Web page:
The cruise companies present in the market have different strategies, and ports will need to recognise where they might fit into these approaches. For certain types of cruises, the emphasis may be on attractions on board the ships, especially for those cruise operators offering year-round Caribbean itineraries, many of which are building ever bigger ships that serve as destinations in their own rights.

“An ability to work closely with the cruise operator to design onshore experiences may well be a port’s greatest asset.”

When these mega ships call into port, they will require varied excursions and, usually, beaches of a high standard. In such instances, an ability to work closely with the cruise operator to design onshore experiences may well be a port’s greatest asset.

Other cruise lines, including Cox’s company Seabourn, operate smaller luxury vessels, which operate in the Caribbean only for a limited season. Their itineraries tend to favour less crowded destinations, so there is an opportunity for a different kind of port to cater for cruise business.

“Whereas the large vessels go alongside at Philipsburg in St Maarten, Seabourn ships anchor at Marigot Bay on the French side of the Island,” says Cox. “Instead of calling at St John’s in Antigua we may anchor at Rodney Bay, we might use Virgin Gorda in the British Virgin Islands instead of Road Town, stop at Nevis instead of St Kitts, or Deshaies instead of Pointe-a-Pitre in Guadeloupe.”

The focus is on offering guests a quality experience. “To offer our guests a luxury vacation away from the crowds we anchor in many other places where the big vessels can’t get in, such as Cruz Bay in St John in the US Virgin Islands, Bequia in the Grenadines and Gustavia in St Barts,” he adds. “But, in order to offer consecutive one-week cruises without repeating ports, and for operational reasons, such as waste disposal or taking on fresh water, we sometimes must call at ‘big-ship’ ports.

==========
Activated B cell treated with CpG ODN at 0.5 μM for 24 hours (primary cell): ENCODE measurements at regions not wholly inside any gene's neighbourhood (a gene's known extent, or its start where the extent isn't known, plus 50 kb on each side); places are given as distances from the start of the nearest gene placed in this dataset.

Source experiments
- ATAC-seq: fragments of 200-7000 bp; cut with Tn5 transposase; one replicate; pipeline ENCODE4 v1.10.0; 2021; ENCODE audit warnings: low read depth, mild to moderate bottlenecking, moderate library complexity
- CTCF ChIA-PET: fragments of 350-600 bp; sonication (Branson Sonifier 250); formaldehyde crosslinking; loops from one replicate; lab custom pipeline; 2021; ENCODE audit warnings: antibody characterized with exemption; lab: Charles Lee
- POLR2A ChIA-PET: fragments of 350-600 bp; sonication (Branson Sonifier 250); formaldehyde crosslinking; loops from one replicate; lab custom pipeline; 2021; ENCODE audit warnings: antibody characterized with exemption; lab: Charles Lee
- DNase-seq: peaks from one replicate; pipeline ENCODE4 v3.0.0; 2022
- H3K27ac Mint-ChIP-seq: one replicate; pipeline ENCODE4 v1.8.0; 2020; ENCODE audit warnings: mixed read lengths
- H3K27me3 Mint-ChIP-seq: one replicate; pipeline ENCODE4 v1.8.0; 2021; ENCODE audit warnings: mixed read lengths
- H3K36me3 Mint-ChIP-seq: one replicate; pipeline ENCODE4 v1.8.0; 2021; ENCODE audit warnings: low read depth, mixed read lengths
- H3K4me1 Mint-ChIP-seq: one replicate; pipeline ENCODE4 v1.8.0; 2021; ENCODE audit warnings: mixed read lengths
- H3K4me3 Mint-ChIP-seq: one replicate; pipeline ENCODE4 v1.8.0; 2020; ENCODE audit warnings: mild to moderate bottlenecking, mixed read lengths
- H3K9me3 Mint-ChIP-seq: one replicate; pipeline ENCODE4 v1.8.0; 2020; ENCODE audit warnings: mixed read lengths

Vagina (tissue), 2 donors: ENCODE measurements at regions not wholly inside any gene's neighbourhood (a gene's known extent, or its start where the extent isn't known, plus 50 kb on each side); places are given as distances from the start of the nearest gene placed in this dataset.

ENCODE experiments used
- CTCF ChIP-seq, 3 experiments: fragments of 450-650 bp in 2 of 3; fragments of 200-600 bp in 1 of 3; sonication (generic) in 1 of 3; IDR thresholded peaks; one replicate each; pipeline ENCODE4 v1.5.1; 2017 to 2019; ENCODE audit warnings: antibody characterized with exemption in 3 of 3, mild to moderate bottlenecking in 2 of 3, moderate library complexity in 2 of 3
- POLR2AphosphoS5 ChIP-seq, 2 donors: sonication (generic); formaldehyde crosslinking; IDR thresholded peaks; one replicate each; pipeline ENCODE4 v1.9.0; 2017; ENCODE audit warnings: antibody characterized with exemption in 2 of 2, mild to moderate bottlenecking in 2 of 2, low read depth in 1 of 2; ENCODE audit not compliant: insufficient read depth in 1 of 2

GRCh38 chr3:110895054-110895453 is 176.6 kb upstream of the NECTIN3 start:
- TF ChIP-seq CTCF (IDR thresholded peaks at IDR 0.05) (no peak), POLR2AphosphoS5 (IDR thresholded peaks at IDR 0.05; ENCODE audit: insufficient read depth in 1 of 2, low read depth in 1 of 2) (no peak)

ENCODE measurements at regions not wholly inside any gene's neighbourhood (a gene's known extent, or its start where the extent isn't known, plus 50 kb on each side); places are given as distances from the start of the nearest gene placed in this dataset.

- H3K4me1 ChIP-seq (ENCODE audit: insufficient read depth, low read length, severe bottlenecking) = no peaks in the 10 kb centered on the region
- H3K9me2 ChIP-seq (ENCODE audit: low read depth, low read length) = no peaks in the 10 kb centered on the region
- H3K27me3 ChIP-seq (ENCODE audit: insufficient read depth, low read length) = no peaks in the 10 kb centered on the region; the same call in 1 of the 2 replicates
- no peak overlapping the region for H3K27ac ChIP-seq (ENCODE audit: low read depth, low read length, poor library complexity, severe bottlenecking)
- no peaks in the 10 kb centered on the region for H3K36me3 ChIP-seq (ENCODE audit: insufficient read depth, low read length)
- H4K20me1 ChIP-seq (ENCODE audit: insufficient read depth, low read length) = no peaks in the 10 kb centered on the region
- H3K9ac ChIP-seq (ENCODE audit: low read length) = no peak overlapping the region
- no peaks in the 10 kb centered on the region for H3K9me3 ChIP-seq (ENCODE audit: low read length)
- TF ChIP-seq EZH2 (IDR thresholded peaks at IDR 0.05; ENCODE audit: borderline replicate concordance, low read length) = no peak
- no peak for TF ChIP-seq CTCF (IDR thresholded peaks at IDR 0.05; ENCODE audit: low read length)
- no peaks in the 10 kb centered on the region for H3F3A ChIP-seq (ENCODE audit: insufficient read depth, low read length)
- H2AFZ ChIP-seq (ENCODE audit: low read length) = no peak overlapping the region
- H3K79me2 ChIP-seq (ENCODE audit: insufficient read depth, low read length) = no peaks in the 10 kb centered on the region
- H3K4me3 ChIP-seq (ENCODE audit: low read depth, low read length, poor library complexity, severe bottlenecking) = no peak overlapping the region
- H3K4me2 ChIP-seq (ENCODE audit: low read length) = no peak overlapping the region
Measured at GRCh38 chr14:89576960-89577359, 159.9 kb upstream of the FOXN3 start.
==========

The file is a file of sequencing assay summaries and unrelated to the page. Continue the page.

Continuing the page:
“Only for the terminal ports is it important that we dock at a port with a good infrastructure and good airlift – Charlotte Amalie in St Thomas or Bridgetown, Barbados, for example.” Currently, Seabourn operates as an ultra-luxury, high per diem cruise line, so its demand for Caribbean cruises is limited.

It operates in the region for around 60 days a year. However, the preferred type of destinations for such operators presents an opportunity for some ports to develop further. “As our guests expect a quality destination experience we look for ports where the large ships can’t enter, remaining at anchor much of the time,” notes Cox. “With a mere 200 guests on our all-suite ships, tendering guests ashore to a boat landing at a picturesque locale, or at a beach for an exclusive Seabourn beach party in the surf is routine, whereas it would not be possible for ships carrying ten or 15 times that number of passengers. Avoiding congested ports is definitely our aim.”

Targeting the right market is crucial for any port wishing to find its way onto the itinerary of a major cruise line, and recognising its unique advantages will be the first important step. Though the main bulk of the Caribbean cruise business is likely to remain the kind of ‘fun-in-the-sun’ style break favoured by many US tourists, those destinations that can appeal to the higher-end, luxury, long-haul cruises will find a growing niche.

“Destinations that can appeal to the higher-end, luxury, long-haul cruises will find a growing niche.”

For both types of cruises, interest in the Caribbean is still growing and, as cruises become a more popular choice for a more varied demographic, now is a good time for new destinations to start carving out a niche. Cooperating with cruise lines and keeping track of their changing needs, along with developing the right infrastructure, is perhaps the most important step any port can take towards capitalising on the growing popularity of the cruise market.